Web edition: July 6, 2005
Print edition: July 9, 2005; Vol.168 #2 (p. 31)
This week, we are pleased to welcome Elizabeth Marincola as the new president of Science Service and publisher of Science News. She succeeds Donald R. Harless, who retired after 34 years at Science Service, including 7 years as president and publisher of Science News.
Marincola comes to us from the American Society for Cell Biology (ASCB), where she has been executive director since 1991. She has been editor of the ASCB newsletter and publisher of the society's two journals, Molecular Biology of the Cell and Cell Biology Education. She has also served as executive director of the Joint Steering Committee for Public Policy, which promotes funding and sound policy for biological sciences.
During her 14 years at ASCB, Marincola was a persuasive advocate for science. She also developed programs to increase the representation of minorities in science and to provide greater opportunities for women. These programs have connected more than 12,000 students and faculty to Nobel laureates, national policy leaders, and other scientists. For these programs, President Bush last May awarded the ASCB with the Presidential Award for Excellence in Science, Mathematics and Engineering Mentoring.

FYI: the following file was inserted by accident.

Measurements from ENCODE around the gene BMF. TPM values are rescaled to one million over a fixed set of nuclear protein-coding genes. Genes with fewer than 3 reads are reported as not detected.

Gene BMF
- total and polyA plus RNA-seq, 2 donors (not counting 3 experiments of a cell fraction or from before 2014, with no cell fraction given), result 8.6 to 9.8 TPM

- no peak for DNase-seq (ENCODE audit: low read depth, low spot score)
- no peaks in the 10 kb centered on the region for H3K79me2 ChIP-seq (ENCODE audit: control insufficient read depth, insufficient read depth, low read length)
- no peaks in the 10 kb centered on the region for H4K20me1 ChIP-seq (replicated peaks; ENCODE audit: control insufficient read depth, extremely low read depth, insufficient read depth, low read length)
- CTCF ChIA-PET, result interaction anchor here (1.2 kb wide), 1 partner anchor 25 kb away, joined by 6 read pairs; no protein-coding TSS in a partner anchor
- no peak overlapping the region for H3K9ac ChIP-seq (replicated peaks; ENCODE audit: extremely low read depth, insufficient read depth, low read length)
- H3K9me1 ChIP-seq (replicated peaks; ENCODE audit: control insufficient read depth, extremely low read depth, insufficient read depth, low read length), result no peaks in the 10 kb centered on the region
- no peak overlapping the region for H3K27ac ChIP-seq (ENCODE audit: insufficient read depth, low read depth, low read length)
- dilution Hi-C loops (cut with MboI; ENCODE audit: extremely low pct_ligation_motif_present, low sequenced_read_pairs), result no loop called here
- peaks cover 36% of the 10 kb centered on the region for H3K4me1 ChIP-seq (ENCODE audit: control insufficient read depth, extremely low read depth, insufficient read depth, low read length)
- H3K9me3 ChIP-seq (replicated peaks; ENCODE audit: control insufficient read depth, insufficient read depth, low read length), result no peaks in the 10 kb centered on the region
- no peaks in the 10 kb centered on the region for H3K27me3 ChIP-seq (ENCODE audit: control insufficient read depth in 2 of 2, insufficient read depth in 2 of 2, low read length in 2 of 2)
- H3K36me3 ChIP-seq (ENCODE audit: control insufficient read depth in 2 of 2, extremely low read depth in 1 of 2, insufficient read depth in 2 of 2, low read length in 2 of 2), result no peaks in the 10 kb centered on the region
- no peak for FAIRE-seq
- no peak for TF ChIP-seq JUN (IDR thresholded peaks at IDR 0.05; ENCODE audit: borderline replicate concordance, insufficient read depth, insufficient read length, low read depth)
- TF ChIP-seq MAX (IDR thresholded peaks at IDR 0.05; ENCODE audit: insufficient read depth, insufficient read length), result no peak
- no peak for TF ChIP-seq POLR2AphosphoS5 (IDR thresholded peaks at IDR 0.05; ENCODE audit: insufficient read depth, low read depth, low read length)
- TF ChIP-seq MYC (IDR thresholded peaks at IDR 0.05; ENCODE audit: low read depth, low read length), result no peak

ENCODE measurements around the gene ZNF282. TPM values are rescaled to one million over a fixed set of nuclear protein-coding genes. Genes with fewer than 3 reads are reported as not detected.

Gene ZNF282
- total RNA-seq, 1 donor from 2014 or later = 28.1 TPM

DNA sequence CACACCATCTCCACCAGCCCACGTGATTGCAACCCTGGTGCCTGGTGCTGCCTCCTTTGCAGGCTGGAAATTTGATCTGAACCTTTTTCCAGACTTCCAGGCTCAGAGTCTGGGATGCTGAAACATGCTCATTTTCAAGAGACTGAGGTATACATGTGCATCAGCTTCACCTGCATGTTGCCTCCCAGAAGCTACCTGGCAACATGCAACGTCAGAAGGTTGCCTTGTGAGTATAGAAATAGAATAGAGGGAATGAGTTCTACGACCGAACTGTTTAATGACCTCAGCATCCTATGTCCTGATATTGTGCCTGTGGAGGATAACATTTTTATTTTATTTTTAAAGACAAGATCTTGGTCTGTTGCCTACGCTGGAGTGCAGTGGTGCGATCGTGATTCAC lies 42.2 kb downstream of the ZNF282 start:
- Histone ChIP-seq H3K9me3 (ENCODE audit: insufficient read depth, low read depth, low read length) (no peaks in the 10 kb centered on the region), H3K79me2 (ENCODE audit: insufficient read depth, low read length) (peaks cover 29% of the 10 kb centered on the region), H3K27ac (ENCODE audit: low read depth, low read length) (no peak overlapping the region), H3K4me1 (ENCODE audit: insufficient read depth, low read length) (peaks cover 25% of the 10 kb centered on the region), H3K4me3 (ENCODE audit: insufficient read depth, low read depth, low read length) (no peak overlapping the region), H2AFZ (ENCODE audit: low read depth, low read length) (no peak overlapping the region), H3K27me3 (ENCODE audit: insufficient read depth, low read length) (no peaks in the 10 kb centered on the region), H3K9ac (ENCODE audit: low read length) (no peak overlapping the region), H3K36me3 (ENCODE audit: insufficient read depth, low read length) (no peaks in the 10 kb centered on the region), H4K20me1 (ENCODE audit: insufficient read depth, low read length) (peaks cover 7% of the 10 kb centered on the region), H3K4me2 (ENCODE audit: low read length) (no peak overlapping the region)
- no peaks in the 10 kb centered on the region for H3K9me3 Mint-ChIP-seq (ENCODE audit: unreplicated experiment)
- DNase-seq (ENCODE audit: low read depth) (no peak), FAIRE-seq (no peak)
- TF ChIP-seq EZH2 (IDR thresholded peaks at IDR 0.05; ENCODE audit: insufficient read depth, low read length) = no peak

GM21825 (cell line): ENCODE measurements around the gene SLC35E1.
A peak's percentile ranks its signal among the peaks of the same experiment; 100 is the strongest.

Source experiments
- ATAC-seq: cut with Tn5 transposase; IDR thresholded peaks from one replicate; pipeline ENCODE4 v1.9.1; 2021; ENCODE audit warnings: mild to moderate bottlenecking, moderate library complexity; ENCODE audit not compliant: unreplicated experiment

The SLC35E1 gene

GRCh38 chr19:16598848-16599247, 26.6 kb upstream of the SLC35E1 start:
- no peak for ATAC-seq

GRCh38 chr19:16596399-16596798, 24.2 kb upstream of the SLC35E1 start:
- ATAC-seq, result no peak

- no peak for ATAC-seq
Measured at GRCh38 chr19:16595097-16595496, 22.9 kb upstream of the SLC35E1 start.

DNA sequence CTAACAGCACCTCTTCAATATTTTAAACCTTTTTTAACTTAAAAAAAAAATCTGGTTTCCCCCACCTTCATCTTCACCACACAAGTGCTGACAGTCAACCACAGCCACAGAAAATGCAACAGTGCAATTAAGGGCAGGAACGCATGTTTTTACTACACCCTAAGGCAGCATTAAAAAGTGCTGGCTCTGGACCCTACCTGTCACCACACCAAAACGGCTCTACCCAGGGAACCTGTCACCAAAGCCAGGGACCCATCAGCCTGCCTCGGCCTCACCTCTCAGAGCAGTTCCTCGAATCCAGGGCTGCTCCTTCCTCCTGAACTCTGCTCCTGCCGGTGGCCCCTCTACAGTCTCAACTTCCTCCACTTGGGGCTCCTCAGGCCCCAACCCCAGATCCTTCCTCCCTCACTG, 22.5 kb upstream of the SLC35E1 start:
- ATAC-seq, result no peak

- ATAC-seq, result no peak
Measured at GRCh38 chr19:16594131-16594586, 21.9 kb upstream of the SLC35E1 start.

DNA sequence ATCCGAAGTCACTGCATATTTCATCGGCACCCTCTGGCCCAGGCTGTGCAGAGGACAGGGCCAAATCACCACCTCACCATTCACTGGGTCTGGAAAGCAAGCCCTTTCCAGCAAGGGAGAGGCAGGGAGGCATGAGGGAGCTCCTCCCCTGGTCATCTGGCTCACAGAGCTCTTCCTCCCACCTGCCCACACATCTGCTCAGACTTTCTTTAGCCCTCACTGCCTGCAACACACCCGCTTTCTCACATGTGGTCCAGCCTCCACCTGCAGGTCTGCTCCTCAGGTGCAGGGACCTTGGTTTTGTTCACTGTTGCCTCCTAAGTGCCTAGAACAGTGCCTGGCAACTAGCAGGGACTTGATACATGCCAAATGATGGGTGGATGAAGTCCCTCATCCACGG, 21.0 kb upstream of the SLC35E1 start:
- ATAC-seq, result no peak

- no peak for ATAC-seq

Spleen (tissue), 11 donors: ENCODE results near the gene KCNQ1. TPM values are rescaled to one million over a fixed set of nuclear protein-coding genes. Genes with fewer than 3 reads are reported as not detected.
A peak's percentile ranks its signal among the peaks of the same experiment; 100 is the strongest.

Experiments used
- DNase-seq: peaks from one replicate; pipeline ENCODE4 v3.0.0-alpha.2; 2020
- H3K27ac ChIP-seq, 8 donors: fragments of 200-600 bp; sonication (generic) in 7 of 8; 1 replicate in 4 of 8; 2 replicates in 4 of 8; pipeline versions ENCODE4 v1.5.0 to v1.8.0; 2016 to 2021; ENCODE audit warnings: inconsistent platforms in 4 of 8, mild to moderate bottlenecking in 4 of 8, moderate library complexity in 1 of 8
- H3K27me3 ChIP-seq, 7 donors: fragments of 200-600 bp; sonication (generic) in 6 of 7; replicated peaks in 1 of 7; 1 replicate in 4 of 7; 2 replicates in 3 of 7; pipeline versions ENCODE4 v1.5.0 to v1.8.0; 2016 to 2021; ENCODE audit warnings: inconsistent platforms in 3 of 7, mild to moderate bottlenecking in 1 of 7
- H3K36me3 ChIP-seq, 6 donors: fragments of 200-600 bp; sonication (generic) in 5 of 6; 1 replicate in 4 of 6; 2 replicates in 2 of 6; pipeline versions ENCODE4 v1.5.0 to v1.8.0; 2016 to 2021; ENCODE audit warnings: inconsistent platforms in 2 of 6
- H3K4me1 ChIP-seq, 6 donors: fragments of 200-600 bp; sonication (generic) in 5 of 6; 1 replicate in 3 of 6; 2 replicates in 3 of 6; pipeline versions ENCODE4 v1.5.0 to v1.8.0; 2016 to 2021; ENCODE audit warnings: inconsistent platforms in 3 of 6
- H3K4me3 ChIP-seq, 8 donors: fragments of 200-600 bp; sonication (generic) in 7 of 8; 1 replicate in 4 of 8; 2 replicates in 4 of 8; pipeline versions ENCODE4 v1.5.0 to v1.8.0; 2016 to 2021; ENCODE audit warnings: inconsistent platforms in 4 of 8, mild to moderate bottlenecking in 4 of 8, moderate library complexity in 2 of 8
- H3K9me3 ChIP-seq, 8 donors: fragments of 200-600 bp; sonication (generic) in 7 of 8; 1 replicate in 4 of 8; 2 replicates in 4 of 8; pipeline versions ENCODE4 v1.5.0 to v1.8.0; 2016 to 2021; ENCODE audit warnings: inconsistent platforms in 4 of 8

A graduate of Stanford University and the Stanford University Graduate School of Business, Marincola was director of development for Stanford University Hospital before she came to Washington in 1990 as deputy director of the Office of Policy Analysis and Coordination of the National Institute of Mental Health.
Dudley R. Herschbach, a Nobel laureate in chemistry and chair of the board of trustees of Science Service, says, "We are delighted to have Elizabeth Marincola lead our staff." Science Service, a nonprofit organization, works to advance the understanding of science through Science News, the Web site Science News for Kids, and three national student competitions.
Marincola says, "Science News is a jewel in the crown of the organization. The magazine has advanced understanding across the sciences for generations. I look forward to the opportunity to build on its world-class reputation for the benefit of future generations."